Both Russia and China are the only two nations in the world that can wipe the United States off the face of the Earth in less than an hour. Myanmar also knows this.
Finally, there are two other cards Myanmar can play. First, denying uranium to Pyongyang, which has sent its special forces to train Myanmar’s elite troops, built tunnels to hide Burma’s best weapons and helped to streamline the operations to launder the drugs. Then there is the issue of the missing 730 U.S. airmen shot down during World War II while flying from northeast India to Western China over “The Hump,” meaning the Himalayas. The U.S. has been negotiating with both India and Myanmar for rights to search for those MIAs.
The U.S. government has even run ads in various newspapers in Myanmar showing crashed World War II aircraft and posting a phone number (09-541-9569) where locals can call and share information, stories and coordinates. The World War II-MIA card will be played close to the vest by the ruling junta in the ensuing years, just has it has in the past. Last January, the Hawaii-based Joint POW/MIA Accounting Command, or JPAC, sent a coordination team to Myanmar to pave the way for a visit by linguists and other experts seeking to recover some remains. JPAC diligently recovered the remains of seven MIA airmen back in 2003 and 2004 with the tacit approval of the Burmese junta, which already shows their willingness to cooperate, if not the painstaking pace of that needed cooperation.
Since the days of Solomon, gold has been an arbiter of wealth. In Myanmar, that’s doubly true. Until Myanmar’s economy becomes more normalized, ordinary citizens ranging from housewives to farmers or merchants will continue to buy and sell real, physical gold on Shwe Bontha Street, the center of Yangon’s gold market since its heady days of British India. The everyday Burmese citizen does not trust the banking system. Decades of sanctions have left them poor, and inflation has run up to 20 percent in the first decade of the 21st century. Since George Bush Sr. was elected president in 1988, gold has gone up 30 times over against the Myanmar currency. A third of the nation lives below the poverty level. The deadly cyclone a few years ago only made things worse. The printing of fiat money has led to inflation.
And just as Mainland China has stated that America’s printing of trillions of dollars out of thin air in the most recent episodes of quantitative easing counts as a “default,” the Burmese people will continue to wear gold around their necks in protest of the mass printing of fiat money. Even the sight of special undercover police on Shwe Bontha Street cannot deter them. Myanmar has hope, but it still very much lacks trust. (Gold is also much sought after in China and India).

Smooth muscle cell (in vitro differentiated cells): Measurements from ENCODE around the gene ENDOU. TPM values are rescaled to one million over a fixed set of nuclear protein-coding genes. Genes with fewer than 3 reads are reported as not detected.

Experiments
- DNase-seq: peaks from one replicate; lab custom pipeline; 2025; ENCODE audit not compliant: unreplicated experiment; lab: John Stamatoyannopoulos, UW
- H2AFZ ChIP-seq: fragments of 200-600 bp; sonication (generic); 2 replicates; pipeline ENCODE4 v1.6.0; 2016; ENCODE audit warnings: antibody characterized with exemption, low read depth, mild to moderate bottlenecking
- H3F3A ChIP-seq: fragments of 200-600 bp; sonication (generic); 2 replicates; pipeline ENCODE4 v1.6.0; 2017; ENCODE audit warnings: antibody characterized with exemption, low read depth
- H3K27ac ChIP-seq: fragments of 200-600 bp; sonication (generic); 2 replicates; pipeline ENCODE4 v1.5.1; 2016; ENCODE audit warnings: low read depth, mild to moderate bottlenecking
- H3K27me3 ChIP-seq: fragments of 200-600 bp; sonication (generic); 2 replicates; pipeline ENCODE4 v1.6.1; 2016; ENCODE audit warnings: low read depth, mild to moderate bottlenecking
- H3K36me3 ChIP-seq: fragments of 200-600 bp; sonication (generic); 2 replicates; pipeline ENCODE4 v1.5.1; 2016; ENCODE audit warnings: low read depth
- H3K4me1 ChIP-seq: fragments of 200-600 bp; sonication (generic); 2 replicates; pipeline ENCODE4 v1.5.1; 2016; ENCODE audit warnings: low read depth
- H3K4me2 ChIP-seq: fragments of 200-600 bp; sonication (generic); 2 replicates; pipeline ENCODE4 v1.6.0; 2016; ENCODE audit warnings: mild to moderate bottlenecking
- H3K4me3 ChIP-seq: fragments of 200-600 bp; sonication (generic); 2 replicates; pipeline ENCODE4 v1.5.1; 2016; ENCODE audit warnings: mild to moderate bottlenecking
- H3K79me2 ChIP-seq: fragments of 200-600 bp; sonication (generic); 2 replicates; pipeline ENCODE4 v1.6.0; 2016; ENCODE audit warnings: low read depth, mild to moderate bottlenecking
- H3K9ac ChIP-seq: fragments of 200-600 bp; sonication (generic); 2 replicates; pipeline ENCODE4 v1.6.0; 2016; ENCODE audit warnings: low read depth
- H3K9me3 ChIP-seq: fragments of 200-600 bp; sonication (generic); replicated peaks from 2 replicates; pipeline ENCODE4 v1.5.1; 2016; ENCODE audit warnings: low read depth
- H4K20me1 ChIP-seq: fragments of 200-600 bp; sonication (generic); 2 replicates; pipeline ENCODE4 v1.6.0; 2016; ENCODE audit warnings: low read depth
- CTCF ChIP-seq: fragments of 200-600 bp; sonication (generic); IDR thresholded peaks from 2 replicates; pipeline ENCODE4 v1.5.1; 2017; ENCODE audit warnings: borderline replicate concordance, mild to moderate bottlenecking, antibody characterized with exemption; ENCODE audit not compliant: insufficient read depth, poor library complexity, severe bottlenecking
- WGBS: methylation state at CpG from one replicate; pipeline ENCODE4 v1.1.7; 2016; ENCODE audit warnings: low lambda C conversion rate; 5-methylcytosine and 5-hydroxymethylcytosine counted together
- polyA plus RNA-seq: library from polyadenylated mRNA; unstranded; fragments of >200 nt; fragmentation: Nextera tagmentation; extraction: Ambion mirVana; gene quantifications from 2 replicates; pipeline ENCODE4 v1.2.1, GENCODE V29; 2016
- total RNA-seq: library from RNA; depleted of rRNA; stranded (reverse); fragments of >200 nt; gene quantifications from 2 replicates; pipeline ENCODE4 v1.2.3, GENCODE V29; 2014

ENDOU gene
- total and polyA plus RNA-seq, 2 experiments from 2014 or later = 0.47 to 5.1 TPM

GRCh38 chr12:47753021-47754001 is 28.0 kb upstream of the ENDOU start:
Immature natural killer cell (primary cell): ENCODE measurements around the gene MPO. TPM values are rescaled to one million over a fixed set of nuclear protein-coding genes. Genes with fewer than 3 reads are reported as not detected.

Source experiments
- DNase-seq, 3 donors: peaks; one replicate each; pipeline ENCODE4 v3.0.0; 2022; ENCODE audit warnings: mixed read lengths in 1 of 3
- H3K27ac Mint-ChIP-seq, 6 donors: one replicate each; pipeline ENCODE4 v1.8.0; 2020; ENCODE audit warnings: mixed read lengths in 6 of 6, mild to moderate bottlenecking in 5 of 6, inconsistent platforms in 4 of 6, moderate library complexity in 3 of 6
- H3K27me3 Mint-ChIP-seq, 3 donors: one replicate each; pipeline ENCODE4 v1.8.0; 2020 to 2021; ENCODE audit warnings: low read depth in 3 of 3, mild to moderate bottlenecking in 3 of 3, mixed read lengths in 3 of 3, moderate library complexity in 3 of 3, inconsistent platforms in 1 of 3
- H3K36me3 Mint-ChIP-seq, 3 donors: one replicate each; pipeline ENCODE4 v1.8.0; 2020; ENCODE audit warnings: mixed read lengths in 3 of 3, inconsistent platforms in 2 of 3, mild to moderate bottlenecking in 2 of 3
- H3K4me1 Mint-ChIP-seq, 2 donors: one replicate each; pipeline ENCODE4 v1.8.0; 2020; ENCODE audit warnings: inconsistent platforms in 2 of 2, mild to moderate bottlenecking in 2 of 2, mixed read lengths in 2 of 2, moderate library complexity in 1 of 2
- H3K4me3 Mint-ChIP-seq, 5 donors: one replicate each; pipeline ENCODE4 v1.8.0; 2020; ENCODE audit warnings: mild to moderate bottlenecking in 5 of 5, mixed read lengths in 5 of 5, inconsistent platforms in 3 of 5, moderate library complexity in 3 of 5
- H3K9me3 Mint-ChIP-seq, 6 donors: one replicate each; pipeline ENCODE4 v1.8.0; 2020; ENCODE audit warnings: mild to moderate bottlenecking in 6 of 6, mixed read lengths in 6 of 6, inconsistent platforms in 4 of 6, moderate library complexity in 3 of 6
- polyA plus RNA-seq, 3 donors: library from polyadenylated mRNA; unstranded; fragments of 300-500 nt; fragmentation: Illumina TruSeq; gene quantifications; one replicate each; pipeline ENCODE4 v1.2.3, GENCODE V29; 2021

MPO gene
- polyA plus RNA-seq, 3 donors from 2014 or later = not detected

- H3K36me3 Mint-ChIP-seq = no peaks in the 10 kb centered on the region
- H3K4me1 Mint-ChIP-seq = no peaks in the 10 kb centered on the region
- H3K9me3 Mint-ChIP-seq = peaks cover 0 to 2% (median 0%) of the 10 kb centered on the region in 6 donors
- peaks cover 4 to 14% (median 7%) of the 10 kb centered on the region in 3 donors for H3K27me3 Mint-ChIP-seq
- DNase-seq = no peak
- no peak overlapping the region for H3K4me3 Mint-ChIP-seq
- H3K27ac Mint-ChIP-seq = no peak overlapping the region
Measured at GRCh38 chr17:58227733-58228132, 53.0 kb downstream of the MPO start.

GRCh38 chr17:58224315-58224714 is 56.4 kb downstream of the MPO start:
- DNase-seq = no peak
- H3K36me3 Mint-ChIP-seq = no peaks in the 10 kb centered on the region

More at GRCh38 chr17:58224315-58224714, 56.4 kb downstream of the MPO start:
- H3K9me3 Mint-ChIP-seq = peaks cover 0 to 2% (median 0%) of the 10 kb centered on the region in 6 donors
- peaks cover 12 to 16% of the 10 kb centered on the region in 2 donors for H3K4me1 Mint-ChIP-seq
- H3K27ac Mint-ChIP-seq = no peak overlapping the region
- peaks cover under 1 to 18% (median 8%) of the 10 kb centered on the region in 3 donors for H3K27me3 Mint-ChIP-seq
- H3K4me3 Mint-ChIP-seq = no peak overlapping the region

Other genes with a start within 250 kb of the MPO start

For now, Buddhist riots targeting Muslims – including burning them alive, stoning them to death and other actions – have shaken Yangon and the Meiktila area to the core. For his part, Mr. Eric Schmidt of Google fame also paid a visit to Myanmar, promising to partner with its Internet-hungry public. As such, the cost of SIM cards will probably be lowered to about US$ 3 from the current prices, which hover between US$ 200 and 300 per SIM card. It’s a small step.
North Korea: In the mind of madness
China’s other main Asian ally, besides Myanmar, is North Korea. And that relationship is in a state of flux. Hopes that Kim Jong-un would be the next F.W. De Klerk and seek to normalize his country were cut asunder Feb. 12, 2013, when North Korea exploded a six-megaton nuclear weapon. This was the nation’s third such explosion following other scientific and military tests back in 2006 and again in 2009. The reason for this action, according to the North Korean state news service, was “to defend the country’s security and sovereignty in the face of the ferocious hostile act.” This “ferocious hostile act” was nothing more or less than the U.S. push for U.N. sanctions against the Hermit Kingdom. Getting the U.N. Security Council to go along with those sanctions, considering Mother Russia and Mainland China are two of North Korea’s best friends, was no easy task.
North Korea’s satellite launch on Dec. 12, 2012, also led to a tightening of sanctions – perhaps because the “satellite” is feared, rightly or wrongly, to be harbinger of a FOBS-type weapon that would set off an EMP burst over the continental 48 states. The U.S. called it, “a highly provocative act that threatens regional security.” Kim Sung-hwan, South Korea’s foreign minister, called it, “a threat to peace on the Korean Peninsula and around the world.” China officially said it was “concerned.”
In April of 2012, North Korea launched a rocket that blew up just after takeoff. But its latest launch went swimmingly well. The Unha-3 (Unha means “galaxy” in Korean), was a three-stage rocket. And a few of those stages splashed down in the Yellow Sea off the coast of the Philippines about 180 miles away. The satellite achieved orbit, according to the North American Aerospace Command. How’s that for a starving, backwater nation?